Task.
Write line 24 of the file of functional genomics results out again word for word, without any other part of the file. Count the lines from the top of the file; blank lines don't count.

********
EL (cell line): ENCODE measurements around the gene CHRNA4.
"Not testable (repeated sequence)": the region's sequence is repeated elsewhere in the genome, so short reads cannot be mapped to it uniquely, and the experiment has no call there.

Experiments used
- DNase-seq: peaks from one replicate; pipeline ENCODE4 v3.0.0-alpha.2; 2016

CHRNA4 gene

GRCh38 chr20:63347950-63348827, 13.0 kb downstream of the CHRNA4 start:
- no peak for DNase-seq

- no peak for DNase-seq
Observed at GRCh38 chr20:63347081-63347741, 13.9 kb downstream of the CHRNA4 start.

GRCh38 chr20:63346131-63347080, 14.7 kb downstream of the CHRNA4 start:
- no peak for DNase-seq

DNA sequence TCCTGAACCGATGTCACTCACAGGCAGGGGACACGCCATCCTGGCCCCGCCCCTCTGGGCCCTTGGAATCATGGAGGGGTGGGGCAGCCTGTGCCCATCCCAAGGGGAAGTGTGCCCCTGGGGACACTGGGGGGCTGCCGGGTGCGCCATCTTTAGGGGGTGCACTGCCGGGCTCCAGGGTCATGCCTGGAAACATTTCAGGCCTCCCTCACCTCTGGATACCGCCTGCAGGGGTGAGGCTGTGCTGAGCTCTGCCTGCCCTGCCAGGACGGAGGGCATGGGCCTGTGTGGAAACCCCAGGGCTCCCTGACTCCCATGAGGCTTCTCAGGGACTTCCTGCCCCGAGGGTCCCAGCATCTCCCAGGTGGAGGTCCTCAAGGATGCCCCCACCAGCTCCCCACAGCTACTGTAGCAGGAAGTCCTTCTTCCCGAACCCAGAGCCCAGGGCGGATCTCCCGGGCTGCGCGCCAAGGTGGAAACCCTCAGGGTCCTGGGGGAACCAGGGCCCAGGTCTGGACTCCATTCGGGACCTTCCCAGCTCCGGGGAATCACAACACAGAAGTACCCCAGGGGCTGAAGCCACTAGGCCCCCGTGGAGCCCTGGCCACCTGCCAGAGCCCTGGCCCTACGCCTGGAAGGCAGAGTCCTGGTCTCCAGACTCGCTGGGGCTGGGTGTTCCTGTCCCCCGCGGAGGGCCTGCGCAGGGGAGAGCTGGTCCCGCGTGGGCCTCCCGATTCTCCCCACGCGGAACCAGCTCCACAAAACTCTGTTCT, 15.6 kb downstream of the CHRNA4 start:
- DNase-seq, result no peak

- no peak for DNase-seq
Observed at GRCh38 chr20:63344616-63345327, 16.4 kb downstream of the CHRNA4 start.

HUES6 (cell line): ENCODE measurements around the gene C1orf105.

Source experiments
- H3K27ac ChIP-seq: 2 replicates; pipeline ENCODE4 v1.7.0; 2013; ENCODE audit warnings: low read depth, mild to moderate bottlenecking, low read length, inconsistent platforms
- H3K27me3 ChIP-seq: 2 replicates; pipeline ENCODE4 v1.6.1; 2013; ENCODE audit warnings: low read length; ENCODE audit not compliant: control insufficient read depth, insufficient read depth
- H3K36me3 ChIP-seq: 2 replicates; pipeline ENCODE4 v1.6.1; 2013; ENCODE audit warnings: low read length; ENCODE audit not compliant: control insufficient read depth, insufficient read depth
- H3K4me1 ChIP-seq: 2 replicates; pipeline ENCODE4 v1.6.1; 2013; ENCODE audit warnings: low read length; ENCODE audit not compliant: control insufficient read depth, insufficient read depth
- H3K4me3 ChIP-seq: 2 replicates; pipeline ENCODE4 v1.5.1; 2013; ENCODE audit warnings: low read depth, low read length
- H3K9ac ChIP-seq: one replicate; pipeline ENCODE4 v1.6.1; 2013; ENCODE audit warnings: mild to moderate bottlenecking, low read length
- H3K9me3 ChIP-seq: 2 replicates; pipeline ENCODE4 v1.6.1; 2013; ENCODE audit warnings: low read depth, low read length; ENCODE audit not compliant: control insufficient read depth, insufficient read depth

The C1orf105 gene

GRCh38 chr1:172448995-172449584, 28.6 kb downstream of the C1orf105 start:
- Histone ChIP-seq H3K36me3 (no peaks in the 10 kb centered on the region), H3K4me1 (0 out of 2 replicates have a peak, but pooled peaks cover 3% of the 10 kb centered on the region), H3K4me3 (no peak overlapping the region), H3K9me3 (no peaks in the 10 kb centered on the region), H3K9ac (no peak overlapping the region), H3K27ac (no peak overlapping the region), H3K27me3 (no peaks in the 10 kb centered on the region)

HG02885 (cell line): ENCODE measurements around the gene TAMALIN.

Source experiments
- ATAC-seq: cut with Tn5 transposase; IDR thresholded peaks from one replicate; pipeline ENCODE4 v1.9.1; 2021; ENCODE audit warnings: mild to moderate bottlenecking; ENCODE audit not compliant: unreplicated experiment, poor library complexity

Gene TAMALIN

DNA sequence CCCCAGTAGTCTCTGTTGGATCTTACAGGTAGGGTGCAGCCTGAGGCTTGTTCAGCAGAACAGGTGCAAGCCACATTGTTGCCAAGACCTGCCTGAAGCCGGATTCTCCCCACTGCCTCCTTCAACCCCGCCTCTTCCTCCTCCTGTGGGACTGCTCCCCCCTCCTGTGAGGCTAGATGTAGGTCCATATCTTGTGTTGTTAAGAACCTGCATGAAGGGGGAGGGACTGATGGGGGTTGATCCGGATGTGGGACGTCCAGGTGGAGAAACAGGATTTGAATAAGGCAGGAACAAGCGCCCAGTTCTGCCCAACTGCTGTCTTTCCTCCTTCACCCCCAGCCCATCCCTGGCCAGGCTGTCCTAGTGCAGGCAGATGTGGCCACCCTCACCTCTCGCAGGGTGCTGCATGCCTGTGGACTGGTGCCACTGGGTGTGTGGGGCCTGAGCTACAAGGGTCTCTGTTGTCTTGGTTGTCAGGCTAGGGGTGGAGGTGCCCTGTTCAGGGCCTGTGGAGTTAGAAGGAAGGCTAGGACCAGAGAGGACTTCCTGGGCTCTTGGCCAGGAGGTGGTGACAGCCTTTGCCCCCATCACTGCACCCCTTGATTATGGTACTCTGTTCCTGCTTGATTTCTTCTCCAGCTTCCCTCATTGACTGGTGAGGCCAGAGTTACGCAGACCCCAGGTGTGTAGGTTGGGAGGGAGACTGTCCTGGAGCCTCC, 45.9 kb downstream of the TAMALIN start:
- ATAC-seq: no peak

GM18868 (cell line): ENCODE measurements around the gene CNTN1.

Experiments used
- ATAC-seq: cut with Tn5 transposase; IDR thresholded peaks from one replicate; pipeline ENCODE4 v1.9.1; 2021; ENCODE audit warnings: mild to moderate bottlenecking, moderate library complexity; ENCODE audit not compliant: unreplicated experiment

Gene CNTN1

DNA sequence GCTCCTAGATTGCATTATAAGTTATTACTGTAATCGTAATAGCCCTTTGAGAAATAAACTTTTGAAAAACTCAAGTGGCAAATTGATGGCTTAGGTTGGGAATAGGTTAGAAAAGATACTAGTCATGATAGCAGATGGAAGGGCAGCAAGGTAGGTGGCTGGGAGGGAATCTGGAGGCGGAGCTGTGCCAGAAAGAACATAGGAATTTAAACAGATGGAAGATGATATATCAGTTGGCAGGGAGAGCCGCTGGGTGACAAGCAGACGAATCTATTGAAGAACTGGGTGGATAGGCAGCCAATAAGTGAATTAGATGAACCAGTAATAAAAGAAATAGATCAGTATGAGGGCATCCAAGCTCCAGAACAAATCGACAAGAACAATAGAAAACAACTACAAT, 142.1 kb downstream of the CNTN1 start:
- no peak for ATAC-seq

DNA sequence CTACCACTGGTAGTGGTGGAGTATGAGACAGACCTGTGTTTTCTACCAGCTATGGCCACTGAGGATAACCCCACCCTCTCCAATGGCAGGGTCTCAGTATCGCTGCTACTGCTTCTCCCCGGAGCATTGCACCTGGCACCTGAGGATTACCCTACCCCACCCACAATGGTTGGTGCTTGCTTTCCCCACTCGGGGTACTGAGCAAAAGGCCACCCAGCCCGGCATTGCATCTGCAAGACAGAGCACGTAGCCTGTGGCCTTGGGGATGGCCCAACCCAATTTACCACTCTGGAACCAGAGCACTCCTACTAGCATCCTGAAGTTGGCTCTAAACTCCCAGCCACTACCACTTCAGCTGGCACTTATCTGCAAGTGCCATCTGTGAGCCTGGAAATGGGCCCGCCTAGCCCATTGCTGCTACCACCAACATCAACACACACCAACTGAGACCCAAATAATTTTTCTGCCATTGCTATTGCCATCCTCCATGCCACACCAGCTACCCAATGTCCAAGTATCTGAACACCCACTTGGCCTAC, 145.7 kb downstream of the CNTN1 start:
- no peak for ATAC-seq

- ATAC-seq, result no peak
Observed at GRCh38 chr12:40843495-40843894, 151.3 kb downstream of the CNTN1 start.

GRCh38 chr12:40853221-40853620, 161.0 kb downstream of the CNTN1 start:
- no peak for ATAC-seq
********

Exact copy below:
- H3K9me3 ChIP-seq: 2 replicates; pipeline ENCODE4 v1.6.1; 2013; ENCODE audit warnings: low read depth, low read length; ENCODE audit not compliant: control insufficient read depth, insufficient read depth